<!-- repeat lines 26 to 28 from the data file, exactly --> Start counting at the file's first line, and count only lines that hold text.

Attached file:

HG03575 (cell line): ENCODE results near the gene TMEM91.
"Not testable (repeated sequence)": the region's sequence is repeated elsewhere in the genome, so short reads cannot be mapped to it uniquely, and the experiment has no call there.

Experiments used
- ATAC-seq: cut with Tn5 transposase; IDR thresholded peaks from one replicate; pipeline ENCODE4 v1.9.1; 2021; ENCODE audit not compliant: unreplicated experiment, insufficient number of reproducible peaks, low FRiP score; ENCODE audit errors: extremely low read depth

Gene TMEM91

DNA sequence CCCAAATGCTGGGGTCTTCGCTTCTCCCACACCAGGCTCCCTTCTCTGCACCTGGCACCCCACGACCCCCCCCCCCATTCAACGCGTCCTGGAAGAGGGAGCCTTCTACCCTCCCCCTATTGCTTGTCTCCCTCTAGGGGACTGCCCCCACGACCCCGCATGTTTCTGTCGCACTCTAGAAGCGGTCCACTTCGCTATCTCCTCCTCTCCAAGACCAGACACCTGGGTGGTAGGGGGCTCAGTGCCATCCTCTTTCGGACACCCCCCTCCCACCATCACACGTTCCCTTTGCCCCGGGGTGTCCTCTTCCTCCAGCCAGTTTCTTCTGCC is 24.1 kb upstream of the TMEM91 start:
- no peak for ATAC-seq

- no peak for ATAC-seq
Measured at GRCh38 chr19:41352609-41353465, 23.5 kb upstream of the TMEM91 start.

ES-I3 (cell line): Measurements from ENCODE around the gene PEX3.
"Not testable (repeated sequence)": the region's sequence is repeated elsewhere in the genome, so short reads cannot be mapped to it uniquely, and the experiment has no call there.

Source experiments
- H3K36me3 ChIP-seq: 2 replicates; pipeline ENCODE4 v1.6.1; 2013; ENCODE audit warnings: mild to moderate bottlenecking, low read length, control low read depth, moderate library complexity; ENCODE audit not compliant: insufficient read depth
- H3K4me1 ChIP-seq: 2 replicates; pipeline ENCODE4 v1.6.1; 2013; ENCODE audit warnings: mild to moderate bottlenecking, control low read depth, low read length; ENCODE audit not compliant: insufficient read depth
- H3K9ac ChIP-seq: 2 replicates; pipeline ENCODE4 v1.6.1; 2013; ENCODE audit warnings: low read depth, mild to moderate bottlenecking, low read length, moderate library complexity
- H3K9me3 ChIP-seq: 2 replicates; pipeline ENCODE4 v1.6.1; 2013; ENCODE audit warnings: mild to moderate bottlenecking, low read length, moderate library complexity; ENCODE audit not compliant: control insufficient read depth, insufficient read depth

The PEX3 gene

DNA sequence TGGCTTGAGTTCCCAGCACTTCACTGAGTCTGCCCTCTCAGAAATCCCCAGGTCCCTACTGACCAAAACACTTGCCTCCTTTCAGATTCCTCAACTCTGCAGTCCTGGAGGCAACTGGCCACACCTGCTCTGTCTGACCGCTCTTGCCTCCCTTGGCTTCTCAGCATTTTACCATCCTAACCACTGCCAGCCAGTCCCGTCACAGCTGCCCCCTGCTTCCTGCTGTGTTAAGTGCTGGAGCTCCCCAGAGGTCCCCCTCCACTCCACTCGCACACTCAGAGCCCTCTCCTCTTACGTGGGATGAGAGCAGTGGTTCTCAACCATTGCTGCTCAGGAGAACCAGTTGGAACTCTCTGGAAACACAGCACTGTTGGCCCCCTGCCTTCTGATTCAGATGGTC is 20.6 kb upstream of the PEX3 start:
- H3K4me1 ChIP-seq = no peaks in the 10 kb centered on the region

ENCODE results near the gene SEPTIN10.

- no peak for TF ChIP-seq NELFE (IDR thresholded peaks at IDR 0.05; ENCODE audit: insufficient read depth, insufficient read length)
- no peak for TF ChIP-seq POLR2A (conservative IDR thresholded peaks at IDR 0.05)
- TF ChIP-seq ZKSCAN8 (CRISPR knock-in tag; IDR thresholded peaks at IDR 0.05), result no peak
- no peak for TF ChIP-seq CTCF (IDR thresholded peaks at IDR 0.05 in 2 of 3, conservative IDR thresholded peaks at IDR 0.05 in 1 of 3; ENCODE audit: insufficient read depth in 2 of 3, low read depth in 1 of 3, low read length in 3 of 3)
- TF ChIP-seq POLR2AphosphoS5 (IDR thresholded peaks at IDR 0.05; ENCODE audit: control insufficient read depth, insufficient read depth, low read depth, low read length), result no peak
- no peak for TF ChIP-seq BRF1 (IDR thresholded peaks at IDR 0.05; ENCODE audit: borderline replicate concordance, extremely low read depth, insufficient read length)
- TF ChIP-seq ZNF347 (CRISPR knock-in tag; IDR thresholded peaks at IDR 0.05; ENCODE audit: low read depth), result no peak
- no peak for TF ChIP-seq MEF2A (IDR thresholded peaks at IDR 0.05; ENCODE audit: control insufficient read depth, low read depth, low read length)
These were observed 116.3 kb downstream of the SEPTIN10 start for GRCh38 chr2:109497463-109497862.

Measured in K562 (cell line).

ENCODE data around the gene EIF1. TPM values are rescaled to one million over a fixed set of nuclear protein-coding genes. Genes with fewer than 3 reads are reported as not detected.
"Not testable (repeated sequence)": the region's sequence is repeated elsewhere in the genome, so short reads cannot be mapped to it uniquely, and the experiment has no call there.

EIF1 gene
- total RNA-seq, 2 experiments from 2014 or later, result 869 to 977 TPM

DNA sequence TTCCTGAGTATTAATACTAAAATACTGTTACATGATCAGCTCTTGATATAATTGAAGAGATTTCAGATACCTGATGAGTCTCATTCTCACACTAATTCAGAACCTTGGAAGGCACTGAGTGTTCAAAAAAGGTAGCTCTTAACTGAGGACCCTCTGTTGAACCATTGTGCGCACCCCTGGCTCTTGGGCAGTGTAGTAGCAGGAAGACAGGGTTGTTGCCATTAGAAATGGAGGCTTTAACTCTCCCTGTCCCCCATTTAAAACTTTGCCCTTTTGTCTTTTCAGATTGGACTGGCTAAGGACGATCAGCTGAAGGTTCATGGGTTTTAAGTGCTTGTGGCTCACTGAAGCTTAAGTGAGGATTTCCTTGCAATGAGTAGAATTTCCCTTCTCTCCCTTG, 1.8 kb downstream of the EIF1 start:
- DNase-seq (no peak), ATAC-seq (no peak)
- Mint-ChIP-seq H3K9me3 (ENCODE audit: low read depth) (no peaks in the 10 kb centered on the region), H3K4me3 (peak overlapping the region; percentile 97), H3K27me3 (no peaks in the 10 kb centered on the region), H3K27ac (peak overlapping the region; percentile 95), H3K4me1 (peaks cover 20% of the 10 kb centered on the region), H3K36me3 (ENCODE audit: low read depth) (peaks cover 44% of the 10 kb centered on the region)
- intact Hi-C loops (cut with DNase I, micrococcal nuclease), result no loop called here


- no peak for TF ChIP-seq BRF1 (IDR thresholded peaks at IDR 0.05; ENCODE audit: borderline replicate concordance, extremely low read depth, insufficient read length)
- TF ChIP-seq ZNF347 (CRISPR knock-in tag; IDR thresholded peaks at IDR 0.05; ENCODE audit: low read depth), result no peak
- no peak for TF ChIP-seq MEF2A (IDR thresholded peaks at IDR 0.05; ENCODE audit: control insufficient read depth, low read depth, low read length)